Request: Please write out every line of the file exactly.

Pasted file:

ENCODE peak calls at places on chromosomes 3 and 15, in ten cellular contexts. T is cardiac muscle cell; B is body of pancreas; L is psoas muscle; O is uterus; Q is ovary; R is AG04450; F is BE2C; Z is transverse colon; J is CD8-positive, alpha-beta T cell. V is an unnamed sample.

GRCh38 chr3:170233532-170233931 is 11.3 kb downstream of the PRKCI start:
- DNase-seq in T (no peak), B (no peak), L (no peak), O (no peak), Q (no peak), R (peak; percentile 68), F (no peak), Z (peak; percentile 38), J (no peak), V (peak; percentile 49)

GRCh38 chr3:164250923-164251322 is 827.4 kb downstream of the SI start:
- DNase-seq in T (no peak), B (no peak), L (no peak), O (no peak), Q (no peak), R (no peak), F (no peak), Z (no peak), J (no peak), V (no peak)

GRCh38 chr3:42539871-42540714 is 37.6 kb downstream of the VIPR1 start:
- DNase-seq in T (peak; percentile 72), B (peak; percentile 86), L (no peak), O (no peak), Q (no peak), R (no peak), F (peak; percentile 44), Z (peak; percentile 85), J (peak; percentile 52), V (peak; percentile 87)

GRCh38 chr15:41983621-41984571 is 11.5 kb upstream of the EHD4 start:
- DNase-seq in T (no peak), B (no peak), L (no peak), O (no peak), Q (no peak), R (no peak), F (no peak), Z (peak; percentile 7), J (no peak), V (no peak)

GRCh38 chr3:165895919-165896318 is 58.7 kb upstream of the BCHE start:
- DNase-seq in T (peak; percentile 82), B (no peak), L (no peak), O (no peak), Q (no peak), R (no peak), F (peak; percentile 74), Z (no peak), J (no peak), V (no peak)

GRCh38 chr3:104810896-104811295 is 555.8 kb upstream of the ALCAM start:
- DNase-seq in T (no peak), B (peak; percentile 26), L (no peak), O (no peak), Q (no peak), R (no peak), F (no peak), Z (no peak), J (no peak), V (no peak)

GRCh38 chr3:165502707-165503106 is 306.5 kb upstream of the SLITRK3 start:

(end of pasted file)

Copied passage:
ENCODE peak calls at places on chromosomes 3 and 15, in ten cellular contexts. T is cardiac muscle cell; B is body of pancreas; L is psoas muscle; O is uterus; Q is ovary; R is AG04450; F is BE2C; Z is transverse colon; J is CD8-positive, alpha-beta T cell. V is an unnamed sample.

GRCh38 chr3:170233532-170233931 is 11.3 kb downstream of the PRKCI start:
- DNase-seq in T (no peak), B (no peak), L (no peak), O (no peak), Q (no peak), R (peak; percentile 68), F (no peak), Z (peak; percentile 38), J (no peak), V (peak; percentile 49)

GRCh38 chr3:164250923-164251322 is 827.4 kb downstream of the SI start:
- DNase-seq in T (no peak), B (no peak), L (no peak), O (no peak), Q (no peak), R (no peak), F (no peak), Z (no peak), J (no peak), V (no peak)

GRCh38 chr3:42539871-42540714 is 37.6 kb downstream of the VIPR1 start:
- DNase-seq in T (peak; percentile 72), B (peak; percentile 86), L (no peak), O (no peak), Q (no peak), R (no peak), F (peak; percentile 44), Z (peak; percentile 85), J (peak; percentile 52), V (peak; percentile 87)

GRCh38 chr15:41983621-41984571 is 11.5 kb upstream of the EHD4 start:
- DNase-seq in T (no peak), B (no peak), L (no peak), O (no peak), Q (no peak), R (no peak), F (no peak), Z (peak; percentile 7), J (no peak), V (no peak)

GRCh38 chr3:165895919-165896318 is 58.7 kb upstream of the BCHE start:
- DNase-seq in T (peak; percentile 82), B (no peak), L (no peak), O (no peak), Q (no peak), R (no peak), F (peak; percentile 74), Z (no peak), J (no peak), V (no peak)

GRCh38 chr3:104810896-104811295 is 555.8 kb upstream of the ALCAM start:
- DNase-seq in T (no peak), B (peak; percentile 26), L (no peak), O (no peak), Q (no peak), R (no peak), F (no peak), Z (no peak), J (no peak), V (no peak)

GRCh38 chr3:165502707-165503106 is 306.5 kb upstream of the SLITRK3 start: